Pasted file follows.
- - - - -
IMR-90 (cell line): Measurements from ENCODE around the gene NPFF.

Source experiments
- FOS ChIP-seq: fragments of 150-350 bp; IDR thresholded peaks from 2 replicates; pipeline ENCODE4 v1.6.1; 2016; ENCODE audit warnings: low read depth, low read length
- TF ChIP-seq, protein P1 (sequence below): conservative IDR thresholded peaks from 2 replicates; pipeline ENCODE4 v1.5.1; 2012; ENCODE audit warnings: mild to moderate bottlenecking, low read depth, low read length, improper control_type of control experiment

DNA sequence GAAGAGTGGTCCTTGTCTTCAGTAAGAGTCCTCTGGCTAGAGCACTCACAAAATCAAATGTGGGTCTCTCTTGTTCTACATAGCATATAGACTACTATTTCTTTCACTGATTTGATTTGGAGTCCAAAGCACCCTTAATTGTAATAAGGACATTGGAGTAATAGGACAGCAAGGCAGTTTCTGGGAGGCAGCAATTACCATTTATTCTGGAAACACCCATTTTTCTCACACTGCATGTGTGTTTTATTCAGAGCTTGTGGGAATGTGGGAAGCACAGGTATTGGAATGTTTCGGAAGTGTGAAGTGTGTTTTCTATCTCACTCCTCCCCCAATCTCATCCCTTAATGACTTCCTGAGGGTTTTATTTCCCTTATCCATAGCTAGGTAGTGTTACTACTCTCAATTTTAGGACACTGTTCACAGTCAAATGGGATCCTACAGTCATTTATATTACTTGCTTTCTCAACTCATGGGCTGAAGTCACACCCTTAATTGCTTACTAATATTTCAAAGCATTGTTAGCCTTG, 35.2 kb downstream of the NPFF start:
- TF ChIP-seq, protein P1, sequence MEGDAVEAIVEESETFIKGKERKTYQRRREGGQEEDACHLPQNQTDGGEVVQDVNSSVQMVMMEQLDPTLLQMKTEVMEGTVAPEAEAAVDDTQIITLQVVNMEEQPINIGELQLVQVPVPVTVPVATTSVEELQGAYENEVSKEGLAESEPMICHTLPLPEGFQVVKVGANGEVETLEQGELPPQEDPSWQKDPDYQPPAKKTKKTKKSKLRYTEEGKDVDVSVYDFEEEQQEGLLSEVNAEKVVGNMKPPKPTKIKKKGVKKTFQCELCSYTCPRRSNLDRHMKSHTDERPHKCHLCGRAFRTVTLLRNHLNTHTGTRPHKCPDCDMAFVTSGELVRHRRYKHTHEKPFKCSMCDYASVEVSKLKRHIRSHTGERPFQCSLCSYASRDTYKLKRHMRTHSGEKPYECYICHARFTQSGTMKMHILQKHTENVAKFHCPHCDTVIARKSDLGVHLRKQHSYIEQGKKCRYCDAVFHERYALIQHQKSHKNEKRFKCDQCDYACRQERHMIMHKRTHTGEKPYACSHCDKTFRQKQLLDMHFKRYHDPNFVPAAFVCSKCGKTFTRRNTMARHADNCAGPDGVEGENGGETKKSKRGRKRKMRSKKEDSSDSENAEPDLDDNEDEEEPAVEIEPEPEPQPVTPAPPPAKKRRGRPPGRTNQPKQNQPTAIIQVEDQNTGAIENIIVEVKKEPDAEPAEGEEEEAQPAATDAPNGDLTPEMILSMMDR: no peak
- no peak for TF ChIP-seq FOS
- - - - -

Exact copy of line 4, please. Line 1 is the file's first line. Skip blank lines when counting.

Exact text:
- TF ChIP-seq, protein P1 (sequence below): conservative IDR thresholded peaks from 2 replicates; pipeline ENCODE4 v1.5.1; 2012; ENCODE audit warnings: mild to moderate bottlenecking, low read depth, low read length, improper control_type of control experiment